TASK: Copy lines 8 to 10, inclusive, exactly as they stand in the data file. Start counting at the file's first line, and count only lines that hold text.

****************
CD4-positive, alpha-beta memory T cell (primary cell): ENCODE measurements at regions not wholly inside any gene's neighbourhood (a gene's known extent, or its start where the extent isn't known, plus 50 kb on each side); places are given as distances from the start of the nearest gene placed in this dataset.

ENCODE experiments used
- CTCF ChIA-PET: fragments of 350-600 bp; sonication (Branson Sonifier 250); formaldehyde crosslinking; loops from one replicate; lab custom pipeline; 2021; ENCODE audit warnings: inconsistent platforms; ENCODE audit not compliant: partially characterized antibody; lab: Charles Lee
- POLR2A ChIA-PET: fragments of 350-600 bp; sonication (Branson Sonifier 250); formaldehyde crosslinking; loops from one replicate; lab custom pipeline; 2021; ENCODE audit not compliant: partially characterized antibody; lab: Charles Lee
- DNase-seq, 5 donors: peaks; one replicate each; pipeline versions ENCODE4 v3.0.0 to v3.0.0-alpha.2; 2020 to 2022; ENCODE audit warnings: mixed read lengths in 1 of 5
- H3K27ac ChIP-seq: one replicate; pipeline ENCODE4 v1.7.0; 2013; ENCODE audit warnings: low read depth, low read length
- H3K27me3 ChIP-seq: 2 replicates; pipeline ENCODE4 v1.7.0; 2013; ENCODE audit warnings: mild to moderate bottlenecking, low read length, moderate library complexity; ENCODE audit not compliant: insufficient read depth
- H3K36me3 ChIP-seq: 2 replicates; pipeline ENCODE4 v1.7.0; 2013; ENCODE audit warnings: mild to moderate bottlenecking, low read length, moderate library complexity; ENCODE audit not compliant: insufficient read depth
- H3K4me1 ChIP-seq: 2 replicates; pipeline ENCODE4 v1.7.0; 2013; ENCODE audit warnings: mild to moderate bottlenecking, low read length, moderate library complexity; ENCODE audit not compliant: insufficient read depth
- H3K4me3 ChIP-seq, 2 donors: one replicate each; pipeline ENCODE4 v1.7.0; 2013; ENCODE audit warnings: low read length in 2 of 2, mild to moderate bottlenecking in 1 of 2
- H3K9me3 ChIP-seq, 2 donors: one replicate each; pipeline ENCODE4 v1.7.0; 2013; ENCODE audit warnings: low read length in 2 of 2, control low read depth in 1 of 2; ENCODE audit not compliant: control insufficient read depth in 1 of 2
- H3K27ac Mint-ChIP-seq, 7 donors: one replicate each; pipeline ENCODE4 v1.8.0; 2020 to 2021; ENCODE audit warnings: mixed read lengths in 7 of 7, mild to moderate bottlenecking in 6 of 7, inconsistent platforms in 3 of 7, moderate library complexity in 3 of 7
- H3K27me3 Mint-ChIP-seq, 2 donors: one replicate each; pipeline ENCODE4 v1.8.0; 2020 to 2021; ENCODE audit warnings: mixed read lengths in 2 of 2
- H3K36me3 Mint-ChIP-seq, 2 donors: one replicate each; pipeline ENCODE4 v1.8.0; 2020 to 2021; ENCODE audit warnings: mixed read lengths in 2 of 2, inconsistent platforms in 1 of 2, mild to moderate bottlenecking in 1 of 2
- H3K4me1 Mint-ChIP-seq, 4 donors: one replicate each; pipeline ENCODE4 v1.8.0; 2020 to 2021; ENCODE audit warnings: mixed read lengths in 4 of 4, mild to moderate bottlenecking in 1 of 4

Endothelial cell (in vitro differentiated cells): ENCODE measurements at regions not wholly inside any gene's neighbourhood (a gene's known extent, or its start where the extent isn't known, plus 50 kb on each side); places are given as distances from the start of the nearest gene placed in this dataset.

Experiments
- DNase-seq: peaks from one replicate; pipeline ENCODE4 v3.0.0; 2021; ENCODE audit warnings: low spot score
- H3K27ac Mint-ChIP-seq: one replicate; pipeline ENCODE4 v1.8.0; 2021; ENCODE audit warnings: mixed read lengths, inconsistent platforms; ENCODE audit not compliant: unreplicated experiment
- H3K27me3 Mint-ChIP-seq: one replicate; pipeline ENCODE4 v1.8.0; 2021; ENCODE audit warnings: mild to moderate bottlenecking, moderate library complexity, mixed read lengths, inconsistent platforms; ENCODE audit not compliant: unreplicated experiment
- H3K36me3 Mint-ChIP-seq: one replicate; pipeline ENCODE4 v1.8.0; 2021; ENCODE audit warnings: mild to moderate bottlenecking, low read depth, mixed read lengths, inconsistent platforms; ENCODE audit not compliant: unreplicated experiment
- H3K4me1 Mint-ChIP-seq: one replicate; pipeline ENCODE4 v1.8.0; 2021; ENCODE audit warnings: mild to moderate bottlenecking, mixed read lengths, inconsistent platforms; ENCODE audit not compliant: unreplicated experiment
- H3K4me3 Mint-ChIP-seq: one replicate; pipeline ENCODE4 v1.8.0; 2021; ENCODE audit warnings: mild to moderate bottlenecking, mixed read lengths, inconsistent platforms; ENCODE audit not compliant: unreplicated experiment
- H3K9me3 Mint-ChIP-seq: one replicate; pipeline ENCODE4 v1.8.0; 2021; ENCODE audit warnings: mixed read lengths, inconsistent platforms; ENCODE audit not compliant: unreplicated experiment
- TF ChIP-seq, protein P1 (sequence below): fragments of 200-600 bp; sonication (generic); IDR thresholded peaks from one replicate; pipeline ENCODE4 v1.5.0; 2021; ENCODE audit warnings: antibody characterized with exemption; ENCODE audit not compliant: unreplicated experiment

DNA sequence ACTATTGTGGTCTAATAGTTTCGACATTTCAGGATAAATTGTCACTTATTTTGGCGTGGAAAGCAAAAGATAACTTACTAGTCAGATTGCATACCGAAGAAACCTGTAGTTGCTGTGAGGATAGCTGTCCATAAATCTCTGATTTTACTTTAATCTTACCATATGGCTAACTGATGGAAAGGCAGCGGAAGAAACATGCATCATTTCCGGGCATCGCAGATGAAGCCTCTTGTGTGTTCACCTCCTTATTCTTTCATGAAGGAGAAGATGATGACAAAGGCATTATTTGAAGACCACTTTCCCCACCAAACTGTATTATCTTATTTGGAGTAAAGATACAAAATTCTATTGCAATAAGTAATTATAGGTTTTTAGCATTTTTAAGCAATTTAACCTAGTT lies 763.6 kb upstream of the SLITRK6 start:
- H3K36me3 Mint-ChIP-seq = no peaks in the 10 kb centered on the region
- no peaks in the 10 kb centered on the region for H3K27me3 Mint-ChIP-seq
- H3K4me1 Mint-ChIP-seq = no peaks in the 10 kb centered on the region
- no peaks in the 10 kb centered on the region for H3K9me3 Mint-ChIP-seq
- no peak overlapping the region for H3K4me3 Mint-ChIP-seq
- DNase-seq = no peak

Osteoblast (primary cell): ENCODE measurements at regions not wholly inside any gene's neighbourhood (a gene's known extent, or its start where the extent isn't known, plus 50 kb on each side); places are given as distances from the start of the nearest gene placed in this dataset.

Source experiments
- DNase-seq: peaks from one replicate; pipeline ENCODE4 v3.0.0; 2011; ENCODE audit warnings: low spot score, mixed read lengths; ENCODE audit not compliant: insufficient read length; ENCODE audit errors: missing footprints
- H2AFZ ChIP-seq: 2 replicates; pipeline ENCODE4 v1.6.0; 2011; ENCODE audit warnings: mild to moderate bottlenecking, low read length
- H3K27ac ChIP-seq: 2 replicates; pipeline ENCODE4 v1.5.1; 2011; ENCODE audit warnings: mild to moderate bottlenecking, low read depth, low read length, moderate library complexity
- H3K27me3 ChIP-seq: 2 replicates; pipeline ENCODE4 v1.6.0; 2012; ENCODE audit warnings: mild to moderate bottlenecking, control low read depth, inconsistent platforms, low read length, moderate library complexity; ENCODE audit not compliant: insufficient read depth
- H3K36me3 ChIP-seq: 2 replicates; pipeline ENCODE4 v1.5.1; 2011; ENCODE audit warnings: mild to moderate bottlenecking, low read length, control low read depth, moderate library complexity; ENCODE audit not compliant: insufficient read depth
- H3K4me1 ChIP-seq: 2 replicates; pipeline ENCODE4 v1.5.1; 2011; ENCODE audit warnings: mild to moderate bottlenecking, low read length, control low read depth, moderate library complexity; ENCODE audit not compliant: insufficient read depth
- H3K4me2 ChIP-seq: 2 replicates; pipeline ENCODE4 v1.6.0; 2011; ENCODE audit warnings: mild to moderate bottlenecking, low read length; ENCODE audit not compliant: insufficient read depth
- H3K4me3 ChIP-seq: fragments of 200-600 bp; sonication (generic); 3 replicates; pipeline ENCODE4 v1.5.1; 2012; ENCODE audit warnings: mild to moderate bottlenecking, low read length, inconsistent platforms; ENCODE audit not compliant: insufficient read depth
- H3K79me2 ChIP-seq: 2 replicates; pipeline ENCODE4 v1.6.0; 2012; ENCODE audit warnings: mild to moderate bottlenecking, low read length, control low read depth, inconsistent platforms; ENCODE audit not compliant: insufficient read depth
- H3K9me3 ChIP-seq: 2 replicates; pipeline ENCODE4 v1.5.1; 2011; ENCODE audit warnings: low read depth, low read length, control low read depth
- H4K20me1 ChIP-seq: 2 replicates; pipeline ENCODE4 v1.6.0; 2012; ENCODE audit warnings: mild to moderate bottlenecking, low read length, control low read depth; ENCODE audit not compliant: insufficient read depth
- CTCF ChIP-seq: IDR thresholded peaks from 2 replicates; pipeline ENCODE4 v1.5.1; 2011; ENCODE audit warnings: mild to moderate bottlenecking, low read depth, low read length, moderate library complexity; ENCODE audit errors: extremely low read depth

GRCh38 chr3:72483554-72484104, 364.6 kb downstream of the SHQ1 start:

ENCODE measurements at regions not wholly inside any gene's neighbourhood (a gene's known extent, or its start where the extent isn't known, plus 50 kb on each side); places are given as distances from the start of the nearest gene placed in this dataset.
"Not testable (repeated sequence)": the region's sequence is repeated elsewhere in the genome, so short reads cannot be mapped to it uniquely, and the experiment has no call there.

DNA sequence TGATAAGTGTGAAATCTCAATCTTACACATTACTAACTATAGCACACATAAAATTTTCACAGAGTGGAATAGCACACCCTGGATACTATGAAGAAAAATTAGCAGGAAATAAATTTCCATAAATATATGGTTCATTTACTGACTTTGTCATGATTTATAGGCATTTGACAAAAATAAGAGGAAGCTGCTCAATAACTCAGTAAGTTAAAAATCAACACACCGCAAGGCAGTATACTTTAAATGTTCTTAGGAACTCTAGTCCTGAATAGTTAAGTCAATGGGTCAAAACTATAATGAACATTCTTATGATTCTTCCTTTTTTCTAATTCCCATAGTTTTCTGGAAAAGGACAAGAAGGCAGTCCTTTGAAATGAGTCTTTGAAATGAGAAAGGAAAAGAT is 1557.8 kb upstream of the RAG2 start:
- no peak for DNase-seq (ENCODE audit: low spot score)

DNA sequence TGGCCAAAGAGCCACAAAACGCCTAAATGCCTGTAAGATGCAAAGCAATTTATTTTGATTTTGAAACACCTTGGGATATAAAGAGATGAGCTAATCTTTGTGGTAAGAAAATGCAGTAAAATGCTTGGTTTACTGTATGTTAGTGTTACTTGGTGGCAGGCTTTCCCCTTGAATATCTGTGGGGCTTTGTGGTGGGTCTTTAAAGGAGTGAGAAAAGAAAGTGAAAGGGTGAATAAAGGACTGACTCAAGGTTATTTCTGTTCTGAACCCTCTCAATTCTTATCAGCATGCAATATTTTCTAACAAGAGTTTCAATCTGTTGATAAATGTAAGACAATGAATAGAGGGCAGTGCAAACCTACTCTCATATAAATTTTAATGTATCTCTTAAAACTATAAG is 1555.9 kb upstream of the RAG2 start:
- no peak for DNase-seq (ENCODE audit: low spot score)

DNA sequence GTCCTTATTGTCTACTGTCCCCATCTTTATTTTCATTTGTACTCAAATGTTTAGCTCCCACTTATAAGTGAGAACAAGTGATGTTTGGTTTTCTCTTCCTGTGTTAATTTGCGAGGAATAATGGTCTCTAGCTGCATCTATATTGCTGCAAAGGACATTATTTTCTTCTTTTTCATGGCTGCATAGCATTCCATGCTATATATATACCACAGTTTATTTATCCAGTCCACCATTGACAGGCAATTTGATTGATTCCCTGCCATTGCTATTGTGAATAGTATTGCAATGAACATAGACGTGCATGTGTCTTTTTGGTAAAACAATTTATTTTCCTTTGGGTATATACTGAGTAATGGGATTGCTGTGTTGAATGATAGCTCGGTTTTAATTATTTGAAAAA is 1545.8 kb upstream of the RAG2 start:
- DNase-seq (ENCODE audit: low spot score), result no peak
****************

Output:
- H3K36me3 ChIP-seq: 2 replicates; pipeline ENCODE4 v1.7.0; 2013; ENCODE audit warnings: mild to moderate bottlenecking, low read length, moderate library complexity; ENCODE audit not compliant: insufficient read depth
- H3K4me1 ChIP-seq: 2 replicates; pipeline ENCODE4 v1.7.0; 2013; ENCODE audit warnings: mild to moderate bottlenecking, low read length, moderate library complexity; ENCODE audit not compliant: insufficient read depth
- H3K4me3 ChIP-seq, 2 donors: one replicate each; pipeline ENCODE4 v1.7.0; 2013; ENCODE audit warnings: low read length in 2 of 2, mild to moderate bottlenecking in 1 of 2